What Is Mumps?
Mumps is a viral disease that is contagious. The mumps virus is transmitted through direct contact with infected respiratory secretions, which can be released through coughing or sneezing.Anyone who is not immune from either previous mumps infection or from vaccination can get mumps.
Signs & Symptoms
The incubation period (how soon the symptoms would appear) is typically 16 to 18 days from the time of exposure but can take as long as 25 days. Symptoms may include:
- Muscle aches
- Loss of appetite
- Swelling or tenderness of one or more salivary glands close to the jaw
A person with mumps is generally contagious several days before the onset of symptoms and for an additional 5 days after symptoms begin.
What Do I Do?
The CDC recommends that the mumps vaccine (given in combination as MMR or MMRV with measles, mumps, rubella and varicella) is the best way to prevent mumps. Keeping hands clean is the most important step you can take to prevent spreading the illness.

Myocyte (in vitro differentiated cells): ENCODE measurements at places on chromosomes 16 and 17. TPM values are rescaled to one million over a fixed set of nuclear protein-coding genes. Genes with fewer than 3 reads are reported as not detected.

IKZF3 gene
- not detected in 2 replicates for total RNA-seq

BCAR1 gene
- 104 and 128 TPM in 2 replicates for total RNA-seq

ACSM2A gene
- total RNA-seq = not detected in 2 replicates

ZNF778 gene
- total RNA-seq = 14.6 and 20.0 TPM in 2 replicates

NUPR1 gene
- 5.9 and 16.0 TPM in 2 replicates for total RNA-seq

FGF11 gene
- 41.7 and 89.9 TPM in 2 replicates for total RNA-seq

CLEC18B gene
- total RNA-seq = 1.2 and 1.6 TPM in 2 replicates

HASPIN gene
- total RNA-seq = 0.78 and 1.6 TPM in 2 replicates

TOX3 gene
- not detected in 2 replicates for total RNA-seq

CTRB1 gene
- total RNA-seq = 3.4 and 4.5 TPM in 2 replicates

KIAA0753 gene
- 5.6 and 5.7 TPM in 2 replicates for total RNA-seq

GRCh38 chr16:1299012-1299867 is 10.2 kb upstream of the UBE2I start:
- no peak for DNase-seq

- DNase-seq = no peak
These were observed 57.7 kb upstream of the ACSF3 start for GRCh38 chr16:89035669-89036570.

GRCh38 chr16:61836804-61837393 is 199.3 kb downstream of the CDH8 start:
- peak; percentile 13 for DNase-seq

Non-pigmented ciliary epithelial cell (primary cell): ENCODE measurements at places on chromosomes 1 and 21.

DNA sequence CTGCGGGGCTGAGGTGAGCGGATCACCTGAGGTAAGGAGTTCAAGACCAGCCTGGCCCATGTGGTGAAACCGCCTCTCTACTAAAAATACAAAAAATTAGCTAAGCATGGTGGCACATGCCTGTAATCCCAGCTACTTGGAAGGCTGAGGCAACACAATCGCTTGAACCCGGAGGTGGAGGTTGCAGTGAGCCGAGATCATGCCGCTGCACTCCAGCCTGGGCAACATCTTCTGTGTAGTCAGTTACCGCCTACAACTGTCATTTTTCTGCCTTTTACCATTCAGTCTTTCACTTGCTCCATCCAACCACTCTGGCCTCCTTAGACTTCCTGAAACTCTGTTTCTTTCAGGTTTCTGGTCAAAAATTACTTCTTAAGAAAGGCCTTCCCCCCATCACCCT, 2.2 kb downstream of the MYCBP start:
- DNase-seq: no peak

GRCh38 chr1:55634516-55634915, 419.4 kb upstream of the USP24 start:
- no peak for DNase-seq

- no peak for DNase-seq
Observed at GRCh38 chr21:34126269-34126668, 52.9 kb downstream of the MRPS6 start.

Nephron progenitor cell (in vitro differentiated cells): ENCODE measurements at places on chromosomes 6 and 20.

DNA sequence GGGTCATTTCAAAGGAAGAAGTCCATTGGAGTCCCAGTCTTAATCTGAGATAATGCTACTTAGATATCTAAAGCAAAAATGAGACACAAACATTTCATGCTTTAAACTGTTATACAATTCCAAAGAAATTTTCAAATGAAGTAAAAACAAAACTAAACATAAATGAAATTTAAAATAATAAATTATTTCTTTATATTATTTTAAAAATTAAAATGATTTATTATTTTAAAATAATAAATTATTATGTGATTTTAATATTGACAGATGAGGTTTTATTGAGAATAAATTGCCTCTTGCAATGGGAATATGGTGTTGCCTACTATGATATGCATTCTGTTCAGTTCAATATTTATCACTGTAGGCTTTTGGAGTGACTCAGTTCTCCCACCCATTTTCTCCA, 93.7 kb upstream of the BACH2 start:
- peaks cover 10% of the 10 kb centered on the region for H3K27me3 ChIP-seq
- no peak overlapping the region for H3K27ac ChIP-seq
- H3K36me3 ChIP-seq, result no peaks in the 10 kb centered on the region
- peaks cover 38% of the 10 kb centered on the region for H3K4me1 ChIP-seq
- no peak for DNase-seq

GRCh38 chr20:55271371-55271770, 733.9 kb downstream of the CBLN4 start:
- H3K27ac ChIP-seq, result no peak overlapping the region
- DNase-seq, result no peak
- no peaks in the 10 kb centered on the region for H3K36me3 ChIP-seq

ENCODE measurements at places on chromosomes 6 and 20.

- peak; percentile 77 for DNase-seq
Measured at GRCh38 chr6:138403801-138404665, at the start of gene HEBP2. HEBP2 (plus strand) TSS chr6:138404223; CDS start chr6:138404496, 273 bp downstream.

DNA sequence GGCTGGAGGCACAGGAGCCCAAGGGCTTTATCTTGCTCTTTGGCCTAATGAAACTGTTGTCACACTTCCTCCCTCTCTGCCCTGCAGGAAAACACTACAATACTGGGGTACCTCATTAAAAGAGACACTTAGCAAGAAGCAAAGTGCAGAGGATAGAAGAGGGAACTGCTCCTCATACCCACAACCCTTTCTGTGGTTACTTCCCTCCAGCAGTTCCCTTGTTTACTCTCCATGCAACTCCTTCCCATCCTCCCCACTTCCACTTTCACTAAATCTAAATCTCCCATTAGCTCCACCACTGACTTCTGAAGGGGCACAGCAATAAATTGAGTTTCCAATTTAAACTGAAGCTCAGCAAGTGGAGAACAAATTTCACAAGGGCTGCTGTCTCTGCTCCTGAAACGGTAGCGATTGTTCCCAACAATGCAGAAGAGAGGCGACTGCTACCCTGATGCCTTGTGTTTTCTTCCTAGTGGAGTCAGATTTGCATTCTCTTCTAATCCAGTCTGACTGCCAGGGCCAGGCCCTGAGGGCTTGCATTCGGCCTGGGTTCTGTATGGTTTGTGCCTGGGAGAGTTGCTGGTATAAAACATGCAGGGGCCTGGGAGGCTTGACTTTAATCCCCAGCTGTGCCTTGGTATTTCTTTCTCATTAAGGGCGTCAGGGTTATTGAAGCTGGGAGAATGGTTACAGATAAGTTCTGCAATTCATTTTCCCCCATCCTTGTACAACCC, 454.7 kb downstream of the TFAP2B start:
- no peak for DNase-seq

- Wash hands frequently for at least 20 seconds with soap and water or use an alcohol
- based hand sanitizer if soap and water are not available.
- Cough or sneeze into a tissue or your elbow.
- Avoid sharing drinking and eating utensils.
Students who develop symptoms or who have questions or concerns should contact the Student Health Center at 202-687-2200 and select option 4. Faculty or staff should consult their personal healthcare provider for any questions or concerns. You may also contact the DC Department of Health Division of Epidemiology-Disease
Surveillance at 202-442-8141 or 202-442-9371. You may need a virus culture or a blood test if your doctor believes that you may have mumps. A blood test can detect the antibodies your immune system makes in order to fight the mumps virus.
If diagnosed with mumps, patients will be advised to self-isolate and take steps to help prevent spreading the virus to others, including:
- Minimize close contact with others, especially those with weakened immune systems who cannot be vaccinated.
- Stay home from work or class for 5 days after your glands begin to swell, and try not to have close contact with other people who live with you.
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